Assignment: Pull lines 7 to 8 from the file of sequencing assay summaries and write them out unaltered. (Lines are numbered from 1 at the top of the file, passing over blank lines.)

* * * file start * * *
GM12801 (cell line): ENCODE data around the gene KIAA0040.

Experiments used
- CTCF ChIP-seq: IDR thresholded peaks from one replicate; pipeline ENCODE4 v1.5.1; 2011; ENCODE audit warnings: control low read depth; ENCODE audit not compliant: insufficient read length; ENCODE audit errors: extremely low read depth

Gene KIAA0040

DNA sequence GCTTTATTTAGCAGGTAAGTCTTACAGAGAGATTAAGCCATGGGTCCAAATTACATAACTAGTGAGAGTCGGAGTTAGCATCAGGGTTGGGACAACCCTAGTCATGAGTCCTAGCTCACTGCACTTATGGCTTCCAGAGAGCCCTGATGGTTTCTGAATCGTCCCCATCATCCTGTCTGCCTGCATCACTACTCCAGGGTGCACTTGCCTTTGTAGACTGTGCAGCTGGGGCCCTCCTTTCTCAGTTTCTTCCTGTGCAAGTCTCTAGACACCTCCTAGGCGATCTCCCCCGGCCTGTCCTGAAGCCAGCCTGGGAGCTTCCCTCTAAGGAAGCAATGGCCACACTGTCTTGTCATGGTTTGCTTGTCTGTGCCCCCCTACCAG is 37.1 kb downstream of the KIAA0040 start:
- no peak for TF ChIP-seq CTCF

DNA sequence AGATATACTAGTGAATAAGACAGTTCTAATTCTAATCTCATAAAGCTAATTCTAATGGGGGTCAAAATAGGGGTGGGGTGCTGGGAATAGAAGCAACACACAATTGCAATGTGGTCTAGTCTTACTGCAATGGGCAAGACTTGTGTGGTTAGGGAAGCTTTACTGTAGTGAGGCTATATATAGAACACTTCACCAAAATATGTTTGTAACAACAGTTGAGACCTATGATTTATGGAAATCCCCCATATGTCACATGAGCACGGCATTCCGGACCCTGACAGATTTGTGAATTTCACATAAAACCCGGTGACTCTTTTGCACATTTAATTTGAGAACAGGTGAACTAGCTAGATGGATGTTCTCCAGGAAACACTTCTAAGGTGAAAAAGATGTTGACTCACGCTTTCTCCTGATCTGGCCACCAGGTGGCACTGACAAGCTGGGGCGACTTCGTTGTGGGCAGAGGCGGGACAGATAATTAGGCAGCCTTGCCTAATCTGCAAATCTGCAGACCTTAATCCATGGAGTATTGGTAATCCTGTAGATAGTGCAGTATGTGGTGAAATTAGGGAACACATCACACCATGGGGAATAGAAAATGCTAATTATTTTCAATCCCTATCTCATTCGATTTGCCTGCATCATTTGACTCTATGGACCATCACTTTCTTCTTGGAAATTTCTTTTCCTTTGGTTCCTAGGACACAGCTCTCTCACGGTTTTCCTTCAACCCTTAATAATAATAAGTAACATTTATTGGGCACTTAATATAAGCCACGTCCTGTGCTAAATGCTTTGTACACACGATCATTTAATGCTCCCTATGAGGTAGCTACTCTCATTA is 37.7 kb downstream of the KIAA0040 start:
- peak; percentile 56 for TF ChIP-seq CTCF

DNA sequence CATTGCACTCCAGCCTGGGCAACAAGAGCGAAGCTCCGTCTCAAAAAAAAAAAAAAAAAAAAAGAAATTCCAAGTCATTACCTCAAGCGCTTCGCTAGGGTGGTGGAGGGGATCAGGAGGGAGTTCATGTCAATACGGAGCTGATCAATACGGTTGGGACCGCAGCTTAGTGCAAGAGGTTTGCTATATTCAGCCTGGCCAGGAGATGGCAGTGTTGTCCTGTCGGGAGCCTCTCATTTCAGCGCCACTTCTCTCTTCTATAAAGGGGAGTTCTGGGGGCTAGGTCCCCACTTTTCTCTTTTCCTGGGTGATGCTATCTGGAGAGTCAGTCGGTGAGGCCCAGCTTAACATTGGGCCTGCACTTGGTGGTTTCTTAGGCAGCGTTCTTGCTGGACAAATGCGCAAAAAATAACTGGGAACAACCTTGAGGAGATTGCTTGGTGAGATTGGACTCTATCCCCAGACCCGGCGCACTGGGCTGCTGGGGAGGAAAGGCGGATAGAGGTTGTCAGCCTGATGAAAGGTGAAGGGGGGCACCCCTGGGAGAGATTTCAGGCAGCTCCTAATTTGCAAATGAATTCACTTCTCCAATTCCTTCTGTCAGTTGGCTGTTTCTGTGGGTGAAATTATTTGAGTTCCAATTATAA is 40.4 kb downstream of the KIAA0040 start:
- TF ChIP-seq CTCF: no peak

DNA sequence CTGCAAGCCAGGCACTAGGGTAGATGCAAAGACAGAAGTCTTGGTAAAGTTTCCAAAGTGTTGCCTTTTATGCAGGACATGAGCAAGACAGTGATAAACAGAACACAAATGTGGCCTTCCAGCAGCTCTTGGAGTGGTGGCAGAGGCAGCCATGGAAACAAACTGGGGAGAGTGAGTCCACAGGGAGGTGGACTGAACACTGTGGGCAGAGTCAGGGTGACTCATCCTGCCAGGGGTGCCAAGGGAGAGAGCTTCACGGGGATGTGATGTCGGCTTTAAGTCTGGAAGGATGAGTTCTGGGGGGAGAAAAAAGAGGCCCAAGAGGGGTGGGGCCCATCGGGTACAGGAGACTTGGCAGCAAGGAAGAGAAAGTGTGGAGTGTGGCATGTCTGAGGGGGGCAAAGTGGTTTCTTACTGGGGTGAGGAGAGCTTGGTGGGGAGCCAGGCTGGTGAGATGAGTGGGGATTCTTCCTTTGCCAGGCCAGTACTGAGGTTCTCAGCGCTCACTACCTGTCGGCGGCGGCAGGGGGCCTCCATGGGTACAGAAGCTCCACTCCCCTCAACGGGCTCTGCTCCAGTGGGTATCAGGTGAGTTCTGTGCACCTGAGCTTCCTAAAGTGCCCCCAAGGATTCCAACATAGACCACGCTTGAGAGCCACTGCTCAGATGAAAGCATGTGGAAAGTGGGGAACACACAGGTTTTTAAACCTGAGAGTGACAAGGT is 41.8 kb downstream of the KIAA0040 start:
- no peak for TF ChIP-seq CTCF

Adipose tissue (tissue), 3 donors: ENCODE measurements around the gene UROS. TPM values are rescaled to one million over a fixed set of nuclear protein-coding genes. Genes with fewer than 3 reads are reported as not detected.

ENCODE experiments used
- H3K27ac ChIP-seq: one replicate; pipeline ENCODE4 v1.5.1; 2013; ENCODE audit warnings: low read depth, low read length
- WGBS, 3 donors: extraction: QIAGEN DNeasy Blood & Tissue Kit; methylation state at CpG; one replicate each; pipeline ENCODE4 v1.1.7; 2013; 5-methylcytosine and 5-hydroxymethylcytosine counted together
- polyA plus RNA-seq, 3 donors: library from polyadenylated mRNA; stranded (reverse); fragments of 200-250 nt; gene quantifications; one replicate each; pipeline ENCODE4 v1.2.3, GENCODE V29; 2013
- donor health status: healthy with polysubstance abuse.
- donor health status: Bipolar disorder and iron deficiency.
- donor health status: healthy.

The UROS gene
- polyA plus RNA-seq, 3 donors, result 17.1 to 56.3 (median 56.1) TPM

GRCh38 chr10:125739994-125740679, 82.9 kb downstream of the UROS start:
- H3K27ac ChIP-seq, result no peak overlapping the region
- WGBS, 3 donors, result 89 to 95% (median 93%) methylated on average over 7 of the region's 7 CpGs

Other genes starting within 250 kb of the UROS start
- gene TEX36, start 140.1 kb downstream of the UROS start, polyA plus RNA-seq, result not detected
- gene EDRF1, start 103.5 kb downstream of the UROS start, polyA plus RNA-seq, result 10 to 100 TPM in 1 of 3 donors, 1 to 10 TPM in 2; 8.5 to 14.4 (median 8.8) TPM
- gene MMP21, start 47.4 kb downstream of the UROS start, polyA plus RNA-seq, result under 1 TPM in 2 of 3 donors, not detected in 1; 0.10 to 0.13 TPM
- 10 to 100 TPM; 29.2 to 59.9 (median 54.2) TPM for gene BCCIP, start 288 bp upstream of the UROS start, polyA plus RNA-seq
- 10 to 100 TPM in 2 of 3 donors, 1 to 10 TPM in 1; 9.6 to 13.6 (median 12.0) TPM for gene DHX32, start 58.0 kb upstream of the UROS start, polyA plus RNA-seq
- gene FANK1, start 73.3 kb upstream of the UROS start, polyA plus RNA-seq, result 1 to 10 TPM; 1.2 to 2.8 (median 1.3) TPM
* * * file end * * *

DNA sequence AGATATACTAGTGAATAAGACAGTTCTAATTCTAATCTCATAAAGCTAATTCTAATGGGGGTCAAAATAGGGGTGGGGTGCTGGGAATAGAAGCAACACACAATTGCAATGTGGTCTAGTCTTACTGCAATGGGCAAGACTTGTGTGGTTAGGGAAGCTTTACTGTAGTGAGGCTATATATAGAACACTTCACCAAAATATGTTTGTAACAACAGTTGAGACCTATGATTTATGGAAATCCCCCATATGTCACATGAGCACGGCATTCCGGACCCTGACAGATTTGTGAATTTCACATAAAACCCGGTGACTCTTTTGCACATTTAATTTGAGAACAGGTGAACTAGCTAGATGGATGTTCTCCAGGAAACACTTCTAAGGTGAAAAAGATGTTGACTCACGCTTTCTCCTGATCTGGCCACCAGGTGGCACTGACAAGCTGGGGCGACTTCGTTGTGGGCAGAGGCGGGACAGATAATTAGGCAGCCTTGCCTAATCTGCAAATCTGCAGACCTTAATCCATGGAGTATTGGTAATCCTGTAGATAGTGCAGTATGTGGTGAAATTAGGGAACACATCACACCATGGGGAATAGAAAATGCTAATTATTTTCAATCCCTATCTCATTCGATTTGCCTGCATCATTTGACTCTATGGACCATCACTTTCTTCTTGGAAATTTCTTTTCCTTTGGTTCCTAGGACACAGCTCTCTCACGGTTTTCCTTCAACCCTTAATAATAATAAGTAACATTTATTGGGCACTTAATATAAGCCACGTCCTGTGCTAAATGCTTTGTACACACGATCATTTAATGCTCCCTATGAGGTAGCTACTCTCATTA is 37.7 kb downstream of the KIAA0040 start:
- peak; percentile 56 for TF ChIP-seq CTCF